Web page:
“Come on,” I said, “we haven’t got all day.
|There is a||[war]|
After a long and pregnant pause, she replied:
|“But I am not in the||[war].1|
|[grasps of titleship fervor]|
|[breaking and broken ground]|
“I am already broken,” she added.
|“I am already broke.||Something else is already on.|
|Something else is stirring.”|
[End Page 151]
The kind of worrisome therapy to which various simulational psychologists subscribed themselves when they spoke to her was unmistakably narrative in nature. It sited the acquisition of maturity or the sure signs of strong mental health solely within the stealth capacity to get over or beyond the emotionality of one’s affairs.
“They stare at me as I speak,” she said, “They stare because they are rarified enough to believe that if one truly perceives that one can tell the story and not bleed, then one is no longer feeble in this region, then one is cured even.”
The woman herself found this proposition profoundly alluring, but she did not find it mooring, never mind the far more selective designation of “restorative.” “Is recognition of not bleeding enough?” she asked. “Is that even roughly what I need to know in this scenario? To slowly and orally repeat the traumas until I don’t treat them any longer as a wound--but rather only as a dead zone, as a lonely and isolated area of numbness?”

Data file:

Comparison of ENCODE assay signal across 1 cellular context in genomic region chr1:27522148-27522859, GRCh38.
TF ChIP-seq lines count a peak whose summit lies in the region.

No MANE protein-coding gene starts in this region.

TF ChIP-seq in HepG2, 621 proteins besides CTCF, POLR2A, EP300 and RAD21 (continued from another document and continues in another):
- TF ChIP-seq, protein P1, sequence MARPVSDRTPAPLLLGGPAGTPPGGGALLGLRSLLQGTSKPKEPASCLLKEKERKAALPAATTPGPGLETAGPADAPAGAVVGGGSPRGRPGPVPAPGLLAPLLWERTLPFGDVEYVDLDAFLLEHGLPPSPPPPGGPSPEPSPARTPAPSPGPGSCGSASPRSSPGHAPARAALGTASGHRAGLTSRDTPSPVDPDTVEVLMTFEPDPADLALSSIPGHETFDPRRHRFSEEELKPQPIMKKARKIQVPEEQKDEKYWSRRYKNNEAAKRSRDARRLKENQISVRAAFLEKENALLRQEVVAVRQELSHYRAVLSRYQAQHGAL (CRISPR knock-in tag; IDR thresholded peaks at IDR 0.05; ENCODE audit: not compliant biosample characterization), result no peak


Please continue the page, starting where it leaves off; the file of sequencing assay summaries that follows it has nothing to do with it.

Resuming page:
The woman further confessed:
“I know that I am not bleeding. Bleeding is the least of my reasons for dismay. Indeed, bleeding may be the easiest malfunction that I could dare to conceive of. The almost lovely straightforwardness with which once unleashed
its redness pours forth
in sheaves.” [End Page 152]
Emily Abendroth is a writer and teacher currently residing in Philadelphia. Her print publications include notwithstanding shoring, flummox (Little Red Leaves), Exclosures 1–8 (Albion Press), Property : None (Taproot Editions), 3 Exclosures (Zumbar Press), and Toward Eadward Forward (Horse Less Press). An extended excerpt from her piece “Muzzle Blast Dander” can be found in Refuge/Refugee (Chain Links, vol. 3).
1. In J. M. Coetzee’s novel Life and Times of Michael K, a similarly phrased exchange occurs between the remarkable main character Michael K, who is an internal refugee, and his involuntarily assigned medical officer in the camp to which Michael K has been assigned. [End Page 153]